• Render unto Caesar? Well, Yes, Up to a Point … Gov’t Is Not God

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    Surge SummaryYes, citizens of a nation ought to pay into the general support and functioning of that society. Yet, even Jesus recognized there must be limits on what a government can claim from the people it is supposed to serve.

    By Robert Knight

    It’s tax season again and Caesar wants his cut.

    The National Debt is approaching $30 trillion, and Congress wants to add two more trillion for more “COVID-19 relief.”

    The current bill being pushed by Nancy Pelosi and Chuck Schumer is composed of massive pork barrel spending and a bail-out for high-tax Democrat states that have mismanaged their finances. Oh, and some more money for COVID-related economic distress on the heels of the earlier $4 trillion, of which $1 trillion has yet to be released.

    Even if this monstrosity of a bill is somehow shaved down, it’s only a matter of time before our already-high taxes go through the roof.

    Facing a choice between cutting spending and raising taxes, Caesar’s appetite for more “revenue” will become unstoppable. The Trump tax cuts, which benefited the vast majority of taxpayers, despite the Left’s false claim that they helped only “the rich,” will seem like a golden age.

    Unlike the citizens of ancient Rome, Americans live in a self-governing, constitutional republic in which we have no king; the people themselves are supposed to be “Caesar,” not serfs.

    Nonetheless, “Caesar” is a timeless reference to government authority. While the Bible instructs citizens to obey the ruling authorities and to pay taxes, Jesus Himself sharply circumscribed what that means in an encounter with the Pharisees and Herodians.

    The first group, the Pharisees, did not believe in paying taxes to the Romans; the second group, the Herodians (who were loyal to the Roman-appointed governor, Herod), believed that they should. So, if Jesus took either side, He would alienate large segments of the population, which was what the two groups hoped their trick question would accomplish.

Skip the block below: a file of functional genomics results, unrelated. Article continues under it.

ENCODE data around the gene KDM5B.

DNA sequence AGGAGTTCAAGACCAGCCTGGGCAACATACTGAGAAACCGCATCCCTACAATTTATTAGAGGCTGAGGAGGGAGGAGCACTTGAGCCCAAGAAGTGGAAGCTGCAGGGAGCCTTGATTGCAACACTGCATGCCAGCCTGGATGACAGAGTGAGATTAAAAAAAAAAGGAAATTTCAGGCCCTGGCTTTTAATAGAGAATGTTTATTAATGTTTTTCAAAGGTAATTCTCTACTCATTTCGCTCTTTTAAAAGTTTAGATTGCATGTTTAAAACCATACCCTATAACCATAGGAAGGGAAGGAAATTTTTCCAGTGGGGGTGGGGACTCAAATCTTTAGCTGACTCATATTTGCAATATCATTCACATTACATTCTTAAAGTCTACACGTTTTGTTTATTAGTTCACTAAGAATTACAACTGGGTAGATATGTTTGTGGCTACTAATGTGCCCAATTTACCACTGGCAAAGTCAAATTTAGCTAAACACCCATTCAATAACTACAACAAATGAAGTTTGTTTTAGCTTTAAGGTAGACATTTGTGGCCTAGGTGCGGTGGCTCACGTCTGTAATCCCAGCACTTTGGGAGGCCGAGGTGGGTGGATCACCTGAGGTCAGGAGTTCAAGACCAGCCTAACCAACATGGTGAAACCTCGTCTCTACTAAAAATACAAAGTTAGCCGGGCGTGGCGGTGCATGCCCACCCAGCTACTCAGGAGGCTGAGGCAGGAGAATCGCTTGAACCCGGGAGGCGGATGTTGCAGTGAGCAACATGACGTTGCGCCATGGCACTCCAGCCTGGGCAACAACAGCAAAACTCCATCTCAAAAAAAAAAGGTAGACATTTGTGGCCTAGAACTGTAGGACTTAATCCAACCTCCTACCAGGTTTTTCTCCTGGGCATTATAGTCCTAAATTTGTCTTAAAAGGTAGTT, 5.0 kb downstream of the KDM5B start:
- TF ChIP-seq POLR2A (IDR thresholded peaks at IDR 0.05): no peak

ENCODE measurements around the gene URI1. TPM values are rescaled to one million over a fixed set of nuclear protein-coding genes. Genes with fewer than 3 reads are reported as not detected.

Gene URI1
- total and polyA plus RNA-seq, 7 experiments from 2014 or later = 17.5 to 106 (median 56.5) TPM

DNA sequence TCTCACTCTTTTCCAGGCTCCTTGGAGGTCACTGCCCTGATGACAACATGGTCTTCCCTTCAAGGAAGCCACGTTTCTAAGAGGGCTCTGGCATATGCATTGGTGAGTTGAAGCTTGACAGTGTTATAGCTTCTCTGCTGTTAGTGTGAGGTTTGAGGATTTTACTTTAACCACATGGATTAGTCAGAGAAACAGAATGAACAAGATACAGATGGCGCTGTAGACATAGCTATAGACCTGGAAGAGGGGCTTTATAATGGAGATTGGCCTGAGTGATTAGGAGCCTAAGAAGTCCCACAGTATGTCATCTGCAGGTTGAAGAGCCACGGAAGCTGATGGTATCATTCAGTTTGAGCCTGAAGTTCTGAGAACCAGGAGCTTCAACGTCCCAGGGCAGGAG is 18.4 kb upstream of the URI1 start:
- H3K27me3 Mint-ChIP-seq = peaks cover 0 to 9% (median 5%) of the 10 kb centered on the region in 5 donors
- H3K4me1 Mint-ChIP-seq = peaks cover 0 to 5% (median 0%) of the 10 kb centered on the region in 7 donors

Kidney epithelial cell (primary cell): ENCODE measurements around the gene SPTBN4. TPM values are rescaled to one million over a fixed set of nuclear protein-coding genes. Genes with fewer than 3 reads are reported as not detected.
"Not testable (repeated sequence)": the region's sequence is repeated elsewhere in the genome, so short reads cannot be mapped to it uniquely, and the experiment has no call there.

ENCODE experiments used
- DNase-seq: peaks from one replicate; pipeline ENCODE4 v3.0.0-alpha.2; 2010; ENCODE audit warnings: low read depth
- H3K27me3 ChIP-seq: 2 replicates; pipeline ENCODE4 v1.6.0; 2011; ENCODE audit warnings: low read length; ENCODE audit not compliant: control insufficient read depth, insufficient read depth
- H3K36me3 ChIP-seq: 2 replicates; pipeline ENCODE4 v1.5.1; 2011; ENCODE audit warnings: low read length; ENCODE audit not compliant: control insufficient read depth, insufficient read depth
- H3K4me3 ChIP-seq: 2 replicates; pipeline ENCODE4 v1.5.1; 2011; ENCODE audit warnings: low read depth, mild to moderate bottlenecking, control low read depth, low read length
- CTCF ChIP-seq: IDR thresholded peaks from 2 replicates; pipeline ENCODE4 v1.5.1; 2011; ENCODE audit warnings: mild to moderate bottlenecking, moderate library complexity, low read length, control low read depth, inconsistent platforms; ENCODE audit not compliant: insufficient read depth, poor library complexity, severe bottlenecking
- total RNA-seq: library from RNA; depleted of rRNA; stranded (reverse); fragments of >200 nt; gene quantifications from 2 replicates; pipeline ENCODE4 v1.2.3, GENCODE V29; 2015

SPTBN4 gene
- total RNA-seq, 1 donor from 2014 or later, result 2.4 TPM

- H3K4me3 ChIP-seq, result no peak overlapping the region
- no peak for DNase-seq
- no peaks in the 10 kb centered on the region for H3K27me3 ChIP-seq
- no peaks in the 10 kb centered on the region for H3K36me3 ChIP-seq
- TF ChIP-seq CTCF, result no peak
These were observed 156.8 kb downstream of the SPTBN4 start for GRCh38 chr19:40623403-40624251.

They began by showering Jesus with fake respect. He was on to them, and delivered his famous answer.

    Mark 12:14-17 recounts it this way:

    13 Then they sent to Him some of the Pharisees and the Herodians, to catch Him in His words. 14 When they had come, they said to Him, “Teacher, we know that You are true, and care about no one; for You do not regard the person of men, but teach the way of God in truth. Is it lawful to pay taxes to Caesar, or not? 15 Shall we pay, or shall we not pay?”

    But He, knowing their hypocrisy, said to them, “Why do you test Me? Bring Me a denarius that I may see it.” 16 So they brought it.

    And He said to them, “Whose image and inscription is this?” They said to Him, “Caesar’s.”

    17 And Jesus answered and said to them, “Render to Caesar the things that are Caesar’s, and to God the things that are God’s.”

    And they marveled at Him.